Contentious youngest son of Ptolemy
V & Cleopatra I
whose feuds with his brother [Ptolemy VI
Philometor] & sister [Cleopatra
II] divided the Ptolemaic empire & invited Roman intervention.
An unpopular ruler, he was often referred to as Physcon ["pot-bellied"]
rather than his official honorific byname, Euergetes ["Beneficent"].
Ptolemy VIII became co-ruler of Egypt at
age 12 in 170
BCE, but six years later tried to claim sole rule for
himself by expelling his older brother & sister. His victory was
short-lived, however. For, within a year, he himself was driven from
Alexandria by an Egyptian mob. In an effort to restore peace, Rome
returned Philometer & Cleopatra II to the throne of Egypt but granted
Cyrene [Libya] to Physcon (164
BCE). For the next decade Physcon tried to
take control of Cyprus, but was decisively defeated by Philometer (154
BCE). The older sibling's death
BCE), however, revived the ambitions
of the younger.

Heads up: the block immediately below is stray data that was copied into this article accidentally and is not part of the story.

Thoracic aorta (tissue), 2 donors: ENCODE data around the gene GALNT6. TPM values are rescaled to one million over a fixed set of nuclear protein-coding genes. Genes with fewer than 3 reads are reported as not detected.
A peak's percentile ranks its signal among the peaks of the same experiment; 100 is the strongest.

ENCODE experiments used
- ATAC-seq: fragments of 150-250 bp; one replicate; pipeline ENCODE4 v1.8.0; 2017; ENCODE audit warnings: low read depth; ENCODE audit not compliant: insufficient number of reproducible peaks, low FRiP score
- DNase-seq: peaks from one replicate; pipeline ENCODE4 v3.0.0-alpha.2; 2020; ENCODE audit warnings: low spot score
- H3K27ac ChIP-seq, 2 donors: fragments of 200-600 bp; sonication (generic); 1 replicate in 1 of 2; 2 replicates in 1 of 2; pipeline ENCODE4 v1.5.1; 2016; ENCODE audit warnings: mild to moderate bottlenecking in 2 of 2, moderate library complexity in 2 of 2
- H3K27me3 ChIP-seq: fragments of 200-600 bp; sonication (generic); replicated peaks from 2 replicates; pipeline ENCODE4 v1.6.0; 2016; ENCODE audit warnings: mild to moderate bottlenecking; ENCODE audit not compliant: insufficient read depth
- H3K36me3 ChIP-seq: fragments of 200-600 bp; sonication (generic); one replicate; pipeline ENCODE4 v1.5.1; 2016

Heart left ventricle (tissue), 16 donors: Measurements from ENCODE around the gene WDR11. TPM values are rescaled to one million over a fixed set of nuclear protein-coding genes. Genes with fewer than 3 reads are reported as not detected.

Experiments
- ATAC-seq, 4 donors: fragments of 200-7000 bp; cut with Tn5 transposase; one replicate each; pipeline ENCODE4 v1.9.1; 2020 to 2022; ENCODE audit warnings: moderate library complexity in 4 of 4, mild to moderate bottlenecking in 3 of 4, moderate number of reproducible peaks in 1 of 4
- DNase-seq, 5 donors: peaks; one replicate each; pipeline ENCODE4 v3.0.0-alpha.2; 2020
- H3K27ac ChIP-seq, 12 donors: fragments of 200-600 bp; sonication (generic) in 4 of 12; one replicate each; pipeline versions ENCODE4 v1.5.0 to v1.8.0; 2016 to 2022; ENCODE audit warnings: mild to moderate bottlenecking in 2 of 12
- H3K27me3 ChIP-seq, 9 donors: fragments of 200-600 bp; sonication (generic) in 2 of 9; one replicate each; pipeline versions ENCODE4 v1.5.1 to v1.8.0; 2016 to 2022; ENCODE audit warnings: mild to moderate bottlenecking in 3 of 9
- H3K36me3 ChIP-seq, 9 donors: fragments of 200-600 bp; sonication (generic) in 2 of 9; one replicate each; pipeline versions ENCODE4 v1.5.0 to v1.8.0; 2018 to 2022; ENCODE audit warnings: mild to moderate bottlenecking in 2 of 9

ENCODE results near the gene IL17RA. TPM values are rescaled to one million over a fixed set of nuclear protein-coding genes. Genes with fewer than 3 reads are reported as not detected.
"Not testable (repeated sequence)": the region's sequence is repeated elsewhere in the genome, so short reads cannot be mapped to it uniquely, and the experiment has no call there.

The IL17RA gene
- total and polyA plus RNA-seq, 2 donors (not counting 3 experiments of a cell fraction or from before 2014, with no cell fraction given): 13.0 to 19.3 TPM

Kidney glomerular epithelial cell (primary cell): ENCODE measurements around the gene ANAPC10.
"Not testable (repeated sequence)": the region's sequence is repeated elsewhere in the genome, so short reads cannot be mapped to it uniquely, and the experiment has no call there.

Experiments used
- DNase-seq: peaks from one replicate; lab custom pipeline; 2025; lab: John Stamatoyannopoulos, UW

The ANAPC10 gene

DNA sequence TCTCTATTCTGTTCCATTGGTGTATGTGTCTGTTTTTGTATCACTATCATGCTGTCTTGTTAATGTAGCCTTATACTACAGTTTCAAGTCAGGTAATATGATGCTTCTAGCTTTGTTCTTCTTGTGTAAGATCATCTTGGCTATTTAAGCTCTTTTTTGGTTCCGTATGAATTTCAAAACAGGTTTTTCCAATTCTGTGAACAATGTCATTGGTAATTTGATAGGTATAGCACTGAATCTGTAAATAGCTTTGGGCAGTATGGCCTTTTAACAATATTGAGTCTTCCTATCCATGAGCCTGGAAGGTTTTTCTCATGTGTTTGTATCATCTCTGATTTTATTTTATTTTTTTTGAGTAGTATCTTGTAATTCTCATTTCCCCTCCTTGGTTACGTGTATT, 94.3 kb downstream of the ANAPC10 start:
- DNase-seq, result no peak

Recalled to Egypt, Physcon married his
brother's widow &
eliminated his young nephew [Ptolemy
VII]. This marriage of royal siblings, however, was merely a political
move. After years of quarreling with his sister, Physcon was
again expelled from Alexandria in 130
BCE along with his
III], whom he had elevated to the position of consort, -- this time by a jealous Cleopatra II,
who claimed sole rule for
herself. Physcon returned the next year, however, driving his
sister-wife into exile in Syria (127
BCE). A truce between the
aging rivals was finally negotiated in 124
BCE, restoring Cleopatra II as
dowager queen of Egypt. After 40 years of civil war, however, the Ptolemaic
dynasty was left with only a shadow of its former power. Physcon's will
weakened it further by partitioning Egyptian territory among his widow
& his sons.
243; 13.267-268; 14.250.
_____, Apion 2.51-54.
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